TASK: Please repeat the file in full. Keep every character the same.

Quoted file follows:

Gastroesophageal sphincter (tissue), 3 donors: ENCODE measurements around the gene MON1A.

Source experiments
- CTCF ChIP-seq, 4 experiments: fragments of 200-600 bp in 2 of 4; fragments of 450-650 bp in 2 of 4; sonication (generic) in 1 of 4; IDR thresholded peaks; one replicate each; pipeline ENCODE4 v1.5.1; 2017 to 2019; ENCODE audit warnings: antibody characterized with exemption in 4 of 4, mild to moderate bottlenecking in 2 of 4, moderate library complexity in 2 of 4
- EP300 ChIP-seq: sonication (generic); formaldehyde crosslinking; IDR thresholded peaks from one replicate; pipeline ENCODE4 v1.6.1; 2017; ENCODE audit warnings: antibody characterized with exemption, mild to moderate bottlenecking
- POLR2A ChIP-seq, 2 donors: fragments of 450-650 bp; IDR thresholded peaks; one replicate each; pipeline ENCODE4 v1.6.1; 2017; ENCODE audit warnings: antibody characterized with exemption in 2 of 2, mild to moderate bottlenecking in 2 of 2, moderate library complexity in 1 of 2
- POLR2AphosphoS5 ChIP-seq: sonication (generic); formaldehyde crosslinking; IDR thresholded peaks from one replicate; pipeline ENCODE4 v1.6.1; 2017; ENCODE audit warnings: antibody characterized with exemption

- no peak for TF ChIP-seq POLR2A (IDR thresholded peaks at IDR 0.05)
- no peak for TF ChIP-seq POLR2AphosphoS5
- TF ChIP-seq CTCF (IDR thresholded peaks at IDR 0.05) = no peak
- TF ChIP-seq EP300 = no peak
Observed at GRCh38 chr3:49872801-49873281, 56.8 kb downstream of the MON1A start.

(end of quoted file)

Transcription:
Gastroesophageal sphincter (tissue), 3 donors: ENCODE measurements around the gene MON1A.

Source experiments
- CTCF ChIP-seq, 4 experiments: fragments of 200-600 bp in 2 of 4; fragments of 450-650 bp in 2 of 4; sonication (generic) in 1 of 4; IDR thresholded peaks; one replicate each; pipeline ENCODE4 v1.5.1; 2017 to 2019; ENCODE audit warnings: antibody characterized with exemption in 4 of 4, mild to moderate bottlenecking in 2 of 4, moderate library complexity in 2 of 4
- EP300 ChIP-seq: sonication (generic); formaldehyde crosslinking; IDR thresholded peaks from one replicate; pipeline ENCODE4 v1.6.1; 2017; ENCODE audit warnings: antibody characterized with exemption, mild to moderate bottlenecking
- POLR2A ChIP-seq, 2 donors: fragments of 450-650 bp; IDR thresholded peaks; one replicate each; pipeline ENCODE4 v1.6.1; 2017; ENCODE audit warnings: antibody characterized with exemption in 2 of 2, mild to moderate bottlenecking in 2 of 2, moderate library complexity in 1 of 2
- POLR2AphosphoS5 ChIP-seq: sonication (generic); formaldehyde crosslinking; IDR thresholded peaks from one replicate; pipeline ENCODE4 v1.6.1; 2017; ENCODE audit warnings: antibody characterized with exemption

- no peak for TF ChIP-seq POLR2A (IDR thresholded peaks at IDR 0.05)
- no peak for TF ChIP-seq POLR2AphosphoS5
- TF ChIP-seq CTCF (IDR thresholded peaks at IDR 0.05) = no peak
- TF ChIP-seq EP300 = no peak
Observed at GRCh38 chr3:49872801-49873281, 56.8 kb downstream of the MON1A start.